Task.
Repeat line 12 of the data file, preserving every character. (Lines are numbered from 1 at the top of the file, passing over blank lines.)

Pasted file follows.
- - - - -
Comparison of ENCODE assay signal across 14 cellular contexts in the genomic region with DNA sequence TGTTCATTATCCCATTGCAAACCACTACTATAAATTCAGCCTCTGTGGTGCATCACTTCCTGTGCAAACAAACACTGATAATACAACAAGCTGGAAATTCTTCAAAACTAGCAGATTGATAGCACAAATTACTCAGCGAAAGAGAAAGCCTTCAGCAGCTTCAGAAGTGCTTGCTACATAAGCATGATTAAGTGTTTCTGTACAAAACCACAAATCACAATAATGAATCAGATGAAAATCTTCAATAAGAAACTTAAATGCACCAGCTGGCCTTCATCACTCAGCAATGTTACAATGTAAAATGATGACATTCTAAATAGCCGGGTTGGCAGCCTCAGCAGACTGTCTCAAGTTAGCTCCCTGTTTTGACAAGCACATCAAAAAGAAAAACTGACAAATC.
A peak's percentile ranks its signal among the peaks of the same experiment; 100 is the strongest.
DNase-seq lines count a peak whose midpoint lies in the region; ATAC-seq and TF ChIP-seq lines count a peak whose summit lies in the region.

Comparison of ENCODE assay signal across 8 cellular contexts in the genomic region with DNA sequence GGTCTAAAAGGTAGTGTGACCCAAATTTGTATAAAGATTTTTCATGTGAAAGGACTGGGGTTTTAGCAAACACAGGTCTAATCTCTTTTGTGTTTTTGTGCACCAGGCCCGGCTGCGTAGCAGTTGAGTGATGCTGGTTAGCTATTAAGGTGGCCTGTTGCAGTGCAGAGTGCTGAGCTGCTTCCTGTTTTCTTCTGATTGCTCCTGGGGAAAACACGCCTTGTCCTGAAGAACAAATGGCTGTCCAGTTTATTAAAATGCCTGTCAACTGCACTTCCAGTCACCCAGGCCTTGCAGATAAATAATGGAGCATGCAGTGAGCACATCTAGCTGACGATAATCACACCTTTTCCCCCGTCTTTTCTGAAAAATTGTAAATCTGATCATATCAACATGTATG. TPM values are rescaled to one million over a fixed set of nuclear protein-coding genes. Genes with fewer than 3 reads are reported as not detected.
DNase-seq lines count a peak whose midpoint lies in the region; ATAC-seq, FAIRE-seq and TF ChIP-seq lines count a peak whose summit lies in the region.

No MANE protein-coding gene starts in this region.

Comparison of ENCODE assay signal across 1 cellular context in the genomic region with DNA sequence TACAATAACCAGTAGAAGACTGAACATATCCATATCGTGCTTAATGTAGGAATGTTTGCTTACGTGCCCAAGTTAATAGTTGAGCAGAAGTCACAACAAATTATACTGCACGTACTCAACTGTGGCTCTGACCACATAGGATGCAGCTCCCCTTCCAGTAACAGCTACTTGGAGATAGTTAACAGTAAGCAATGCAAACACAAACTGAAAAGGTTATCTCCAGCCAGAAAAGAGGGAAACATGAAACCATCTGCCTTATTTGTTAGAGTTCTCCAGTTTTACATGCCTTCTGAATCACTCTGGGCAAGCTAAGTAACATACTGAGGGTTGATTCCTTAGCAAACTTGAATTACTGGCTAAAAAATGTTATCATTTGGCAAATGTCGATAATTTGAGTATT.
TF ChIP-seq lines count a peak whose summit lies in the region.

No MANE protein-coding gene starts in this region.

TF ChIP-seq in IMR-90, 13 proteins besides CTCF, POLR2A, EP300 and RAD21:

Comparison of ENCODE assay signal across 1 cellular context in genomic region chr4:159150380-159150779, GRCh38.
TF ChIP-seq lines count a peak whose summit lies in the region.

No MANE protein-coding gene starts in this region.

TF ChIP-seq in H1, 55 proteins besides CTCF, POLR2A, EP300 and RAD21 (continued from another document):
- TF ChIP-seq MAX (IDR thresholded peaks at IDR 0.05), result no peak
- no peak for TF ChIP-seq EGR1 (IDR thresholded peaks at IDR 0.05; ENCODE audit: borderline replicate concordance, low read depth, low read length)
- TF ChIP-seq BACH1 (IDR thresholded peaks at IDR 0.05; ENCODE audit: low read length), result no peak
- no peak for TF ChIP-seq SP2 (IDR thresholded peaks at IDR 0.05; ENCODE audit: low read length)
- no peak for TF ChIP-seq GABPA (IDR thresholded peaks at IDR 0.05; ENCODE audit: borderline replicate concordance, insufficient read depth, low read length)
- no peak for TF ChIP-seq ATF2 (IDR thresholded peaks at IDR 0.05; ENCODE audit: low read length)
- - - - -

TF ChIP-seq lines count a peak whose summit lies in the region.